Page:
A place many dream to climb but fear to do. For myself, I never dreamed to climb it nor have I ever feared the mountain alone. When I first decided I was going to Tanzania I did research on things that I could do on the weekends. Top picks like safari, Maasai village, Zanzibar, and Kilimanjaro. After putting a lot of thought into it I decided that climbing to the Roof of Africa is something I couldn’t pass up. This may be the part where you think I spent months on end training for this climb, but honestly that’s not how the story goes. Weeks before my departure to Tanzania I scrounged up every possible hiking gear I owned, bought a pair of hiking boots, and hoped for the best going forward. Once I arrived in country I figured at some point in the two months I would find a tour group and enough volunteers who would want to climb with me.
To any of the readers who dream to climb please don’t let what I have to say scare you away, if anything I hope I’m able to persuade your decision on climbing the most beautiful mountain. Shall we begin? After a month in Tanzania I met some of the most incredible human beings. People I can’t see myself living without. Anyways… I was able to round up four other girls to climb Kilimanjaro with me, and without them I don’t know how the hell I would’ve summit that mountain. October 21st, we left Arusha to stay in Moshi for the night. Monkey Adventures (the tour group we decided to go with) stopped into the hostel where we were staying at to go over our pack list for the next six days. After running through everything on what to expect, what to pack, and signing our lives away we rested up for the big day. On October 22nd, 2017 at 8:00 am, Monkey Adventures picked us up and we left for our adventure. We drove to the rental place to pick any extra gear that may be needed on this journey. Nonetheless, we were dealing with a real heavy dose of African time. While I thought we would be starting our hike at nine or ten in the morning, we didn’t actually start until almost 2 o’clock.
After about three or four hours waiting at the bottom of Machame route entrance we finally set off for the next six days. The first day was probably one of the best days and here’s why, IT DIDN’T RAIN! This may or may not be a key point in this story so get ready. Walking 4 hours up a gradual incline wasn’t nearly as bad as I thought it would be. We passed some of the most incredible sceneries I’ve seen yet in this life. Passing impatient Kilimanjaro plants, vines that made me feel as if I was walking through the Tarzan movie, and breathing in the wet smell of trees and moss. I remember it being so surreal. After a few hours of hiking we finally reached our first camp for the night. With minutes to spare we were able to catch the sunset over the top of Kilimanjaro. Little did we know this was going to be the only sunset we would see on the mountain. Lesson number one: appreciate the little things in the moment because you never know what’ll be next. After signing into camp we changed into different clothes, and sat down for our first dinner on the mountain. We started the meal off with a hot cup of tea and popcorn, and after we were served with a delicious stew! Once we finished eating we gathered our belongings and headed to bed.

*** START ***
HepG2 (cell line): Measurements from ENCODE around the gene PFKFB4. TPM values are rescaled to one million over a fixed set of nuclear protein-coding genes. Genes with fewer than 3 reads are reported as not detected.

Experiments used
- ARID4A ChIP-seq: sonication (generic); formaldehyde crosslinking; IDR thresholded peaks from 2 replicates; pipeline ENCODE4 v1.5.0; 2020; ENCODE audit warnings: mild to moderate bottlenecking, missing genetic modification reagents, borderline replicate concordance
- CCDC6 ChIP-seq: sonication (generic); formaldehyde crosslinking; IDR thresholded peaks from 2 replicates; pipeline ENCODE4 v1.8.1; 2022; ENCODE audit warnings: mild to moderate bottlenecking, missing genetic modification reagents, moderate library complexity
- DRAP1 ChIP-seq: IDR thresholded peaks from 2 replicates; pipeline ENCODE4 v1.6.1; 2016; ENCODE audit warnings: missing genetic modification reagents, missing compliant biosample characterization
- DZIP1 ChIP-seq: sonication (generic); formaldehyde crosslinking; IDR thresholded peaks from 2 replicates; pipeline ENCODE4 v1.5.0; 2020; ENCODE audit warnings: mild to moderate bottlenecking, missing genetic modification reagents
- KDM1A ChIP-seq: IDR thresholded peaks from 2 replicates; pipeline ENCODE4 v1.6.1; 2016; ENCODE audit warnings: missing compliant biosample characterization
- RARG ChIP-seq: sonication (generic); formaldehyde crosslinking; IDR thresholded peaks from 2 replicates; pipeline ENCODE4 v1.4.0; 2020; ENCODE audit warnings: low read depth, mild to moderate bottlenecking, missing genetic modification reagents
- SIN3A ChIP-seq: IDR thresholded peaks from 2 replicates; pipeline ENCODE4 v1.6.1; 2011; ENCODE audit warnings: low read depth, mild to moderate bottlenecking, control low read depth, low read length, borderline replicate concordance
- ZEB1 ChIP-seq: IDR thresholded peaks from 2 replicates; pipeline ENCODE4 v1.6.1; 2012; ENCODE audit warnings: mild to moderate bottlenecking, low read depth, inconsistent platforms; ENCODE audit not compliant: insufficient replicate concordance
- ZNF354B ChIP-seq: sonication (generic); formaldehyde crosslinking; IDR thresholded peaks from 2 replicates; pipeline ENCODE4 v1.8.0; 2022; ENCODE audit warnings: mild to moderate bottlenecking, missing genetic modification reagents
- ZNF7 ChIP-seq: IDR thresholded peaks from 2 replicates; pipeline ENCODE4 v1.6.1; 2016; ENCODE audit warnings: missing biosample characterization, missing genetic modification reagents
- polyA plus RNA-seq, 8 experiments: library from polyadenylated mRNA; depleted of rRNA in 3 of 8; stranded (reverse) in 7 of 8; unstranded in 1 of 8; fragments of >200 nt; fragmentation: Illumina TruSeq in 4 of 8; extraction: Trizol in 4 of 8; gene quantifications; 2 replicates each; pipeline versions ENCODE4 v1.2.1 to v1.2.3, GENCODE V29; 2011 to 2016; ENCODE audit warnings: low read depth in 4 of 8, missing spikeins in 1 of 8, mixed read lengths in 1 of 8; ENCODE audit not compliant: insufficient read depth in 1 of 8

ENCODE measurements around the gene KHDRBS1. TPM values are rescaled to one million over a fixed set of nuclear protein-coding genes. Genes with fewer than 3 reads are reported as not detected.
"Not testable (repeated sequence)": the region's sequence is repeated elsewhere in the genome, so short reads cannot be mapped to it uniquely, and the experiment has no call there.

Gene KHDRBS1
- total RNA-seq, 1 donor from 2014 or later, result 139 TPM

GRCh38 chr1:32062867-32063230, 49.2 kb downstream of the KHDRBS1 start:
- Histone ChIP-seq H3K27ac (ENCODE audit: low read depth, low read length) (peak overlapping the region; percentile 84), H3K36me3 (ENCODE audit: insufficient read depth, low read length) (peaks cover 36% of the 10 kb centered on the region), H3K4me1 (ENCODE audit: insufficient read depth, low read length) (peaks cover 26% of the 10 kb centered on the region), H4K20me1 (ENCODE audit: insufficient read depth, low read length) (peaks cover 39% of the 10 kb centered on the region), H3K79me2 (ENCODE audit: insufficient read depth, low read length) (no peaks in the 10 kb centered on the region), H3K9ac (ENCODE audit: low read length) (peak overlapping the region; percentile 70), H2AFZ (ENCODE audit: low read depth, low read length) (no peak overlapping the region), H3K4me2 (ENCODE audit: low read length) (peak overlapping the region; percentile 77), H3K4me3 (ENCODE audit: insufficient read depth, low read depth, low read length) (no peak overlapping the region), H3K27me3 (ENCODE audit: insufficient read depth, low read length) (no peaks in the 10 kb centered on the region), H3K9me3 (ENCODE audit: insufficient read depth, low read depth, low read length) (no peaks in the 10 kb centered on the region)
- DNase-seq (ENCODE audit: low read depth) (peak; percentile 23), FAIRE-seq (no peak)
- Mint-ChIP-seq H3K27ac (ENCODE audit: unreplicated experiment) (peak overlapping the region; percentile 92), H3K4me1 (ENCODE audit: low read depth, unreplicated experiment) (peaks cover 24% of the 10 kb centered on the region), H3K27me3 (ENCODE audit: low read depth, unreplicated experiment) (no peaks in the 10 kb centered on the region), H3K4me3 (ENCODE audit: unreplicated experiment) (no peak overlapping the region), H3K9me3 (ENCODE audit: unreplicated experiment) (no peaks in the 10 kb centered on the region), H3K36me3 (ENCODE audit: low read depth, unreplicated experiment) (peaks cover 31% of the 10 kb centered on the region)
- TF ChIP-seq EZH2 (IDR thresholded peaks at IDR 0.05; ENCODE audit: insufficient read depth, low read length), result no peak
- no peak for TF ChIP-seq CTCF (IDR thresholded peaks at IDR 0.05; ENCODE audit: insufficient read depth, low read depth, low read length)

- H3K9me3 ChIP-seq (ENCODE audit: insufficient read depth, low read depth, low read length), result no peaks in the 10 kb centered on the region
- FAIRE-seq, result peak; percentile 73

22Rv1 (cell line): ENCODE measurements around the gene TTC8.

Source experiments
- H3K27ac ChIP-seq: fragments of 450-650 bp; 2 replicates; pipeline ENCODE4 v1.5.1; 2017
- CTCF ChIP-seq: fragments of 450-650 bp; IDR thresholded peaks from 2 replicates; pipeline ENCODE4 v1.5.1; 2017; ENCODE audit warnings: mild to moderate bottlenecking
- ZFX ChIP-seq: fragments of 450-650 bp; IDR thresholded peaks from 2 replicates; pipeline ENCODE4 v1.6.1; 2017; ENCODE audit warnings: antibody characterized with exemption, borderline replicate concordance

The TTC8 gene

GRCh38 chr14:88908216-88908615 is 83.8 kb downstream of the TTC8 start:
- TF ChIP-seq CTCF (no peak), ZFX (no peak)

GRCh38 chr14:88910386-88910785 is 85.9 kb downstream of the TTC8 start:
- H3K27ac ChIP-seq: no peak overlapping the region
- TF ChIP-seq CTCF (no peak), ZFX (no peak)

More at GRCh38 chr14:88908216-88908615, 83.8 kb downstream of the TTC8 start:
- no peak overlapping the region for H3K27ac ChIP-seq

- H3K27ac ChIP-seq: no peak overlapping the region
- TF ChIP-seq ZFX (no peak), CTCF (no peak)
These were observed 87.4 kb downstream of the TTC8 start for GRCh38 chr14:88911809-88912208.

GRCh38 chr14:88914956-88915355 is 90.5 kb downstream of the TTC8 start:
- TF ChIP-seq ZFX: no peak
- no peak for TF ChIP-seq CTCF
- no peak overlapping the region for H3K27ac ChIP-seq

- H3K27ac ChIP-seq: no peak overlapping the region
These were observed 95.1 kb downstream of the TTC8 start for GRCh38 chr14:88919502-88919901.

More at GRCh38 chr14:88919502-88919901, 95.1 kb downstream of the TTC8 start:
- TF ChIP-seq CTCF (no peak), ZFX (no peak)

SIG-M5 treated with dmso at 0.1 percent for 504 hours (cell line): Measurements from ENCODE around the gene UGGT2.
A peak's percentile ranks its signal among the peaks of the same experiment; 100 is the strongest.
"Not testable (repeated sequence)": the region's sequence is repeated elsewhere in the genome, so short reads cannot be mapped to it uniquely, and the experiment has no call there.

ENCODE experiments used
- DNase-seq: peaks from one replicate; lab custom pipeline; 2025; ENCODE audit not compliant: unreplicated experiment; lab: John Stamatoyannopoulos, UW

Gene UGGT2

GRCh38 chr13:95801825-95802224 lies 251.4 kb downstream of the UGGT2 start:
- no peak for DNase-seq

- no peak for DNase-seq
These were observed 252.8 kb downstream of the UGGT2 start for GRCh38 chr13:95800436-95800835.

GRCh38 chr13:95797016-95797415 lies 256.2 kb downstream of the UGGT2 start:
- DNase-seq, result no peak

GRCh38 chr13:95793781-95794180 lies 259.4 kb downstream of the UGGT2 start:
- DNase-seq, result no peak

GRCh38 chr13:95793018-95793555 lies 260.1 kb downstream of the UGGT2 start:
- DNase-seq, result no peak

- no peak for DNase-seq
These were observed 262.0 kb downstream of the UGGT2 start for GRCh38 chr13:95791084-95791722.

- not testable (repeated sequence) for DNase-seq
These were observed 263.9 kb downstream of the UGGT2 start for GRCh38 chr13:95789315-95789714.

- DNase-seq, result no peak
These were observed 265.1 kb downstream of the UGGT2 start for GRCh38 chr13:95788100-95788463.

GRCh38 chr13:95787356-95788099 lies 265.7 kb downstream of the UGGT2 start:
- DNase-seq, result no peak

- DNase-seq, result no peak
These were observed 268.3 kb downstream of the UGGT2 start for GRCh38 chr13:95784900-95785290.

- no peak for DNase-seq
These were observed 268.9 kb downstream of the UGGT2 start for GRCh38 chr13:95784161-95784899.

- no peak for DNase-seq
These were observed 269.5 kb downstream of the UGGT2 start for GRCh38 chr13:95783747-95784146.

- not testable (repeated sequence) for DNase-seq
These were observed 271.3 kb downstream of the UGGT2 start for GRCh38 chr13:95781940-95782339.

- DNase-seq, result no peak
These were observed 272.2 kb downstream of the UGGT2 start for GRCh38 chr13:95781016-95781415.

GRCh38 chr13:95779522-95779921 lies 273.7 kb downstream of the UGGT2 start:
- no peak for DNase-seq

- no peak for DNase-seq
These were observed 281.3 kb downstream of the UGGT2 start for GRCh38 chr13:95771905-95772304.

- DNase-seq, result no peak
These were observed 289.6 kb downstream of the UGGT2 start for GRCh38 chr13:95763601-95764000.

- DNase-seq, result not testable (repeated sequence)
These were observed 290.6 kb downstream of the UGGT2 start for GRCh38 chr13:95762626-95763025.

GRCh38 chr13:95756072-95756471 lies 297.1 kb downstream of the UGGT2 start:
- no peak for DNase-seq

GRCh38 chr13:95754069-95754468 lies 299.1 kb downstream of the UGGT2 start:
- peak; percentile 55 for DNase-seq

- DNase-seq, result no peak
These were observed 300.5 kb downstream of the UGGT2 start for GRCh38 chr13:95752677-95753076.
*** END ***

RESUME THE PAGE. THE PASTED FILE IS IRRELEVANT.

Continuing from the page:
After drinking 4 liters of water during the previous day, of course, I was going to have to pee during the night. I had woken up at midnight and three am, but the difference between both times of waking up was that at midnight when I stepped outside the tent I remember looking up to a galaxy of stars, but at 3 am I was woken up by a peaceful sound of rain hitting the tent. At 5:50 am I am woken up to the tapping on the outside of my tent. Jonathan and Hussen are waiting ever so patiently outside with hot water for our tea and coffee. After a few attempts of waking Callie up I decided to let Jonathan do the rest of the work. Hardly awake I dress myself, pack my bag for the day, and roll up my sleeping bag. As I stepped outside the tent the guys are standing there smiling from ear to ear. I grabbed the tea they made for me and walked fast to the mess tent, trying not to get soaked before our six to eight-hour hike. Ellen and I both waited for the rest of the girls to pile in. Once everyone arrived we were served our first portion of breakfast, porridge. I can’t say it was my favorite part of the meal but I tried my best to at least get a few sips in. We were then served a platter of eggs, toast, sausage, and fruit. That my friends was much more enjoyable to eat. By 7-7:30 we set out for our hike. Walking pole pole (slowly slowly) we hiked 6 hours through the thick fog, pouring rain, and cold temperatures. I remember only being an hour or two into the hike and being completely soaked from head to toe. The walk itself wasn’t half bad. I carefully watched my footing on the wet rocks and tried to enjoy the scenery as much as possible. The fog seemed to really take away from the beauty of the mountain but I still found it to be an incredible view. After hours of stopping numerous times to chase the monkey and shivering like no tomorrow, we finally arrived to camp for the night. Wet, cold, and tired the only thing we wanted was our dry tent. Unfortunately that’s not what we got. Our bags that the porters had carried up the mountain for us no longer had dry clothes in it, instead we were stuck with changing into damp or even soaked clothes. Some sleeping bags got wet and the mattresses we were supposed to sleep on were wet as well. Miserable was the only word coming to mind at the moment. We ate dinner and miserably went back to the tent for the night.